have the habit, when I encounter insolent people of being 500 times
more insolent than they are.
The Tour of France
excerpt frm the Introduction to Surrealist Experience
frequently affords opportunities we should never have thought of ourselves.
The Count of Monte Cristo
AT THE AGE OF twenty-three I abruptly left school, quit my job,
packed up my furniture, gave up my apartment, bought a one-way
ticket to Paris and set out to meet the surrealists. My traveling
companion was my fellow dreamer, Franklin Rosemont.
already considered ourselves surrealists. In fact, there was a
whole group of us in Chicago, known locally as "The Surrealists"
(a.k.a the Rebel Worker group, the Solidarity Bookshop
group, the Anarchist Horde, and the "Left Wing of the Beat Generation").
From Chicago, however, it was difficult to tell whether surrealism
still really existed as a movement. We knew the Paris group published
a journal, La Bréche (The Breach), and we had corresponded
with some of them, but Franklin and I were eager to meet them
personally, and to see what they were doing.
idea was to go first to London, where we planned to stay with
anarchist friends and to brush up on our French. However, the
English immigration authorities had other ideas (this was during
the Vietnam War) and we were sent directly on to Paris. As chance
would have it, this was perfect timing, even though it was the
middle of winter, for only three blocks from the hotel we found
with the help of Europe on $5 a Day, the Surrealist Group
had organized an International Surrealist Exhibition.
we been allowed to stay in London, we would have missed this important
exhibition entirely, and we may well have been unable to meet André
Breton, who became seriously ill a few months later. As it turned
out, the exhibition, titled L'Ecart absolu (Absolute Divergence),
gave us a splendid idea of the current orientation of the surrealist
movement as well as its latest manifestations in the visual arts,
and made it easier to meet the surrealists of France and other countries.
* * *
whole chain of events began to unfold, quite distinct from anything
I had known before. My encounter with André Breton and the
Surrealist Group in Paris was an extraordinary and determining event
in my life, and the role of chance in it has never ceased to amaze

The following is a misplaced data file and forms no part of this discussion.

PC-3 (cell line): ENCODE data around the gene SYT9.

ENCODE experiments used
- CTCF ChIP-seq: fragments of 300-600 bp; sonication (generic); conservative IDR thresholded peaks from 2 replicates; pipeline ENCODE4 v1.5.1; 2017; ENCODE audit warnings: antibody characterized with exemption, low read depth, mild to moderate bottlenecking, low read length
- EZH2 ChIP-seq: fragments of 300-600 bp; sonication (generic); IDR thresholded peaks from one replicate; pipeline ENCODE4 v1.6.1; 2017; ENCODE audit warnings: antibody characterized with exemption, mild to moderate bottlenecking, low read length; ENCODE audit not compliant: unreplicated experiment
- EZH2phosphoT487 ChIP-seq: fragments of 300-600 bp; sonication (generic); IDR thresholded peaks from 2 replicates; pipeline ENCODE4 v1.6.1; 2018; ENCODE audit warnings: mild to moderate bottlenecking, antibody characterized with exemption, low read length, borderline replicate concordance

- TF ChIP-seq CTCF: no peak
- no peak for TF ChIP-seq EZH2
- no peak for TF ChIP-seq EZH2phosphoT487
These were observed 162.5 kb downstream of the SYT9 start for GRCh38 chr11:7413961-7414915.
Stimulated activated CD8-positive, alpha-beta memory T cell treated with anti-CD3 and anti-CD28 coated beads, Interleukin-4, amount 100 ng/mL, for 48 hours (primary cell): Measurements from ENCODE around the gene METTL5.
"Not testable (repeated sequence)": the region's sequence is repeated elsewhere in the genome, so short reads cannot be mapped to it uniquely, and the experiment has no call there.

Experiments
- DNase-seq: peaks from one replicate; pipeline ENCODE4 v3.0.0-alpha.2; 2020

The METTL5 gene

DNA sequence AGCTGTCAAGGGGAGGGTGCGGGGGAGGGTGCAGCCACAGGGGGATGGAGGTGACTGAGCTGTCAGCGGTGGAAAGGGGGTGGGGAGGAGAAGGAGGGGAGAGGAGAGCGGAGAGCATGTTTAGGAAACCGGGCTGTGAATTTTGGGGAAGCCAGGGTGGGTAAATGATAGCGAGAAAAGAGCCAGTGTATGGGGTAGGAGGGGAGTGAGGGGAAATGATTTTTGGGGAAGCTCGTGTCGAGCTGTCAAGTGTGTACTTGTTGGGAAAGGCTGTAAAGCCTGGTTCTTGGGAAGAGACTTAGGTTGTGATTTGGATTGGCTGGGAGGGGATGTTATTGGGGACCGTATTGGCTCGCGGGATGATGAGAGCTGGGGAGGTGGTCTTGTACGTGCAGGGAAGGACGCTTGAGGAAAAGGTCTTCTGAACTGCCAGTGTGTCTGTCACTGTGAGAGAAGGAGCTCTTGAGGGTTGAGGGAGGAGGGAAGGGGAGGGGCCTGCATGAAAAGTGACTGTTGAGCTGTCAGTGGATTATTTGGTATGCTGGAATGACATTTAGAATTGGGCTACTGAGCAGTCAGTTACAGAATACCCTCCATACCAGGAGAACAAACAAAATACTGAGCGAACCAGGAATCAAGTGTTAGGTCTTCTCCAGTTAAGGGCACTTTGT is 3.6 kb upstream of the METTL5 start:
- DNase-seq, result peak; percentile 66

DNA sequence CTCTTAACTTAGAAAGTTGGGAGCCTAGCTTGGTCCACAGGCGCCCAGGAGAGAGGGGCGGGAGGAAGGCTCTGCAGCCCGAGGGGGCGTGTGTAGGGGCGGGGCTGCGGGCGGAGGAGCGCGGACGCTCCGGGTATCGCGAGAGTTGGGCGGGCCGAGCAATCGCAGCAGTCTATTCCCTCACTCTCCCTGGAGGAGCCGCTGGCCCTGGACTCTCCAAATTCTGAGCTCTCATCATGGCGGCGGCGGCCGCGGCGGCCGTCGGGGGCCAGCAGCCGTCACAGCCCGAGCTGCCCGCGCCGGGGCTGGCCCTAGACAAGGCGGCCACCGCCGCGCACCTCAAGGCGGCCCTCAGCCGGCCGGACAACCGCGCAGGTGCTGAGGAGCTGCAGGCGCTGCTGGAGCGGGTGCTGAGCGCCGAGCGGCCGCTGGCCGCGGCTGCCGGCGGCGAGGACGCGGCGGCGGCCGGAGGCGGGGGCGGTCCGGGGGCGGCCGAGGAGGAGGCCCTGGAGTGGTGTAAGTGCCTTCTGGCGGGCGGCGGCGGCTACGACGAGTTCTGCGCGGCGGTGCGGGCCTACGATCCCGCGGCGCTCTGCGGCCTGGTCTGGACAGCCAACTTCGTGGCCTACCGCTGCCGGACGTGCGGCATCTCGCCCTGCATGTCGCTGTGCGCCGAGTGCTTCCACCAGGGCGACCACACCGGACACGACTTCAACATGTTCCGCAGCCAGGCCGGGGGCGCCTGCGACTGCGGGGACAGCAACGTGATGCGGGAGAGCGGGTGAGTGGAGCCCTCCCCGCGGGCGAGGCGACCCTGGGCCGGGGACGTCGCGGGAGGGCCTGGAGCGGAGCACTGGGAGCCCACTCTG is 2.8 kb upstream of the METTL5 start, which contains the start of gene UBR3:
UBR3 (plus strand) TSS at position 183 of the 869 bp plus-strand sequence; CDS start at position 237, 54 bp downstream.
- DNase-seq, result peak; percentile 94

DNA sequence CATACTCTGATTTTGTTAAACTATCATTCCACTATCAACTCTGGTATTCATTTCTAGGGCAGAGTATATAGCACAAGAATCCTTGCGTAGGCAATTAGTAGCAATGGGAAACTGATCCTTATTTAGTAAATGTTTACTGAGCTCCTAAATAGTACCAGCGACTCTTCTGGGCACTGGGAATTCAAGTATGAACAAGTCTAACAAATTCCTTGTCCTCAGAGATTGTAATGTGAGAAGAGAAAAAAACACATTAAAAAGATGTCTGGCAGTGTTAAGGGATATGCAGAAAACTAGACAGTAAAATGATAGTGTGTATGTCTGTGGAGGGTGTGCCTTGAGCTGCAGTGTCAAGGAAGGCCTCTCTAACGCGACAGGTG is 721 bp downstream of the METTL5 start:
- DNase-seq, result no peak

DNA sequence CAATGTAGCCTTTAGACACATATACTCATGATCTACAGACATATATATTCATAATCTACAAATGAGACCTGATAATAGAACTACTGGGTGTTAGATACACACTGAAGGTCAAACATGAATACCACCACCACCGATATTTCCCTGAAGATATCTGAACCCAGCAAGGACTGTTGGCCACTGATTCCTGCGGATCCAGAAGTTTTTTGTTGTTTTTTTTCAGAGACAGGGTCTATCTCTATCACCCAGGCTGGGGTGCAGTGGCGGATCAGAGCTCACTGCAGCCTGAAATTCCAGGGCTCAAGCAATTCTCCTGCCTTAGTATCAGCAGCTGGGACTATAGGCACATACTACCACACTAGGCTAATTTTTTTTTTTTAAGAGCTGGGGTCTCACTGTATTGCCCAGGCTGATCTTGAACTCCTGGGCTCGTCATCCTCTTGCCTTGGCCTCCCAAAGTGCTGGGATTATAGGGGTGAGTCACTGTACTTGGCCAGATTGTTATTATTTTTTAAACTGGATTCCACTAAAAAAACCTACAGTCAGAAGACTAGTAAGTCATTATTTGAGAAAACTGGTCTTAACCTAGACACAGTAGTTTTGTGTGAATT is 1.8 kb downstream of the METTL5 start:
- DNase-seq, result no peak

as well as amuse me. Thanks to a spiteful, mean-spirited British
immigration bureaucrat, our participation in the international surrealist
movement started early, and could hardly have been more auspicious.
with Breton and the Surrealist Group were intensely energizing
experiences for me, and it seemed only natural to equate the
energy they gave me with surrealism itself. In a revery
many years later I came up with the formula:
Breton said: 'Beauty will be convulsive or will not be at all!'
formulation is of course a play on one of Breton's ownthe famous
passage in his 1935 "Speech to the Writers' Congress" in which he
identified Marx's call to "transform the world" with Rimbaud's appeal
to "change life." A result of psychic automatism, my playful "development"
of this passage is something more than mere nonsense. Equally concerned
with the need to explore the internal life of the individual and to
take action in the external world of social reality, surrealists have
been unusually well-situated to perceive the affinityor the
identity?between psychical and physical energy.
"Albert Einstein said: 'E = MC2.'"
"These two watchwords are for us but one."
* * *
André Breton's Nadja to Gellu Naum's Zenobia,
surrealists have found the fortuitous encounter to be an
unparalleled provoker of sparks, electricity, an exchange of electrons,
and above all a transmitter of spontaneous knowledge and
therefore a means of revolutionizing everyday life.
of the experiences that can properly be called surrealistfrom
mad love to the vertigo of objective chance to the collective elation
generated by certain gamesstart with encounters. And what
is a surrealist experience? Nothing less than the direct
experience of poetry as it is lived in the moment.
of all kinds are the substance of this book, especially chance encounters,
and the diverse experiences which developed out of them. . .
I am interested in above all are encounters that lift repression,
relieve us from the pressure to surrender and obey, and stimulate
our consciousness in ways that automatically release the immense submerged
force whichat once psychic, imaginative, moral, erotic, intellectual,
emotional, and creativeis best summed up by the single word:
poetry. Signs and symbols of our complete nonconformism and
revolt, such encounters mark the rhythm of the poetic life.
In the essays and sketches collected here, I hope to communicate something
of the energy these encounters have generated for me: the excitement,
enthusiasm, passion, insight, revolutionary fervor, delirium, the
sense of anticipation and new awareness.
* * *
am I a surrealist? Because surrealism is not only the most beautiful
idea that has ever existed, but also the highest, deepest and
wildest adventure in and beyond history; because, as a way of
life, it involves the least concessions to the system of repression
and misery, and indeed identifies itself with the realization
of poetry; and because the revolution surrealists desire and struggle
for is the surest way to a society based firmly on the freedom
of the Marvelous.
is also a way of challenging one's self, of transcending all rationalized
excuses for saying yes to miserabilism and tolerating the intolerable.
As E. L. T. Mesens once wrote, it is the most radical way of "putting
ourselves to the test."
is what happens when poetry and life dare to be one and the same.